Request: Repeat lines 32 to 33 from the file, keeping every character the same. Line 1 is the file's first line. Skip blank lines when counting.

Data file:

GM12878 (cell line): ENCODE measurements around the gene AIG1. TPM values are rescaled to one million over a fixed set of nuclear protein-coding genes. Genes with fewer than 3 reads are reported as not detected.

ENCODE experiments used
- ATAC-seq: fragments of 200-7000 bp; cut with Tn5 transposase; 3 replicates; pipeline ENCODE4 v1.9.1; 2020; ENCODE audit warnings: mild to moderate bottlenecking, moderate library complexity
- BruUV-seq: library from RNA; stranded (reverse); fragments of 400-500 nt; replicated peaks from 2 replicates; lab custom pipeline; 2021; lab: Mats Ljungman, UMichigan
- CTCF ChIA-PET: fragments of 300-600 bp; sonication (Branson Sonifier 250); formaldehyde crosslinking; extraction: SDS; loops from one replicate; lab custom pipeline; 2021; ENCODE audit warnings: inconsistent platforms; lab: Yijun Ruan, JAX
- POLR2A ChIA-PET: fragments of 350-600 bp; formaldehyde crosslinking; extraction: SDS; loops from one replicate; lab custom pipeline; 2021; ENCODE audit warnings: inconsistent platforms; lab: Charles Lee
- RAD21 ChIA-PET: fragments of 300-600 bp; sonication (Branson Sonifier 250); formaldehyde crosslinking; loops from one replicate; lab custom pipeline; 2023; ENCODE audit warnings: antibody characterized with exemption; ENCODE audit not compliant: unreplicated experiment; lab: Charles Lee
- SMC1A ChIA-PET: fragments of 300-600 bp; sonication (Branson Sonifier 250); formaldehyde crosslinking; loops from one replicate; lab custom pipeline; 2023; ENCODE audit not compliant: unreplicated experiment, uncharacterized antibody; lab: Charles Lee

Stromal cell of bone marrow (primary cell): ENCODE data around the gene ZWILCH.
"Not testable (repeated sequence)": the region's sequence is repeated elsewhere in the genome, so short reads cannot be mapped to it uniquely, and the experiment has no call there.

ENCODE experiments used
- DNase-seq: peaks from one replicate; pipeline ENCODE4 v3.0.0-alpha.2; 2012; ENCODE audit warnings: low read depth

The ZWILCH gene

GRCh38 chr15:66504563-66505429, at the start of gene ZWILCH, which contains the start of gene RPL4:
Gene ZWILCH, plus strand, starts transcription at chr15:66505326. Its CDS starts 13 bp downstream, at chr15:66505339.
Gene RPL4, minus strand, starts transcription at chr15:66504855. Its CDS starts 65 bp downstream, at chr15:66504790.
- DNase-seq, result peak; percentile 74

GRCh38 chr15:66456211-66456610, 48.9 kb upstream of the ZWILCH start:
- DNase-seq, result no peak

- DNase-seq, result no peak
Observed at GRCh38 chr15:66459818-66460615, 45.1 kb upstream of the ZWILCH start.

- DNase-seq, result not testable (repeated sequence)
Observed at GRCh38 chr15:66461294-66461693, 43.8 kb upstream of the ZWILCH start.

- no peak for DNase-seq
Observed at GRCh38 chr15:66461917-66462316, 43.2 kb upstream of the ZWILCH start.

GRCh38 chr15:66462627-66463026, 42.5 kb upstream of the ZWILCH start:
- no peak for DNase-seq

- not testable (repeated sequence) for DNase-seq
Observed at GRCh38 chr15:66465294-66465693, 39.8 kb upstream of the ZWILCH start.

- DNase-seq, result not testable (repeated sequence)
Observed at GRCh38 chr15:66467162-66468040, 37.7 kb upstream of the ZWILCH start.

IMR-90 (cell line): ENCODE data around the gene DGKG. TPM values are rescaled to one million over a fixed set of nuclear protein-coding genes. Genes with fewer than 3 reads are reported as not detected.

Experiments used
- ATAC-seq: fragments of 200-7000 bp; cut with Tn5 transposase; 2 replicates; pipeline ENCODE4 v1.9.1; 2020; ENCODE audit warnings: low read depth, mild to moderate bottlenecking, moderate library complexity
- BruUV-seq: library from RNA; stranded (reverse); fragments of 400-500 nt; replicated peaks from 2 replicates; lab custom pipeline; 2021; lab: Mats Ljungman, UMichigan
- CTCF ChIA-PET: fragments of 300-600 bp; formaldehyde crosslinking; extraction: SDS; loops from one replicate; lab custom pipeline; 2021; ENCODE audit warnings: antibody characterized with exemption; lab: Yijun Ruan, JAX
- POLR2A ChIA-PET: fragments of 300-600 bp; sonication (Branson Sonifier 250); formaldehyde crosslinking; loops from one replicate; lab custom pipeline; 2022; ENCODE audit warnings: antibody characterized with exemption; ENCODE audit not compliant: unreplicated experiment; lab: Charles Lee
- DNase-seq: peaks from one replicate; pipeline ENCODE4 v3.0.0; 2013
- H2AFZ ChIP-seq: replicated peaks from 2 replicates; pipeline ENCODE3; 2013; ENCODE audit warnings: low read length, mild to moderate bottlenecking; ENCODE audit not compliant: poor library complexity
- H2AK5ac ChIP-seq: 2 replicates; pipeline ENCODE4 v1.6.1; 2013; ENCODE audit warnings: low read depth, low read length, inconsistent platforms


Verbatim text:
IMR-90 (cell line): ENCODE data around the gene DGKG. TPM values are rescaled to one million over a fixed set of nuclear protein-coding genes. Genes with fewer than 3 reads are reported as not detected.

Experiments used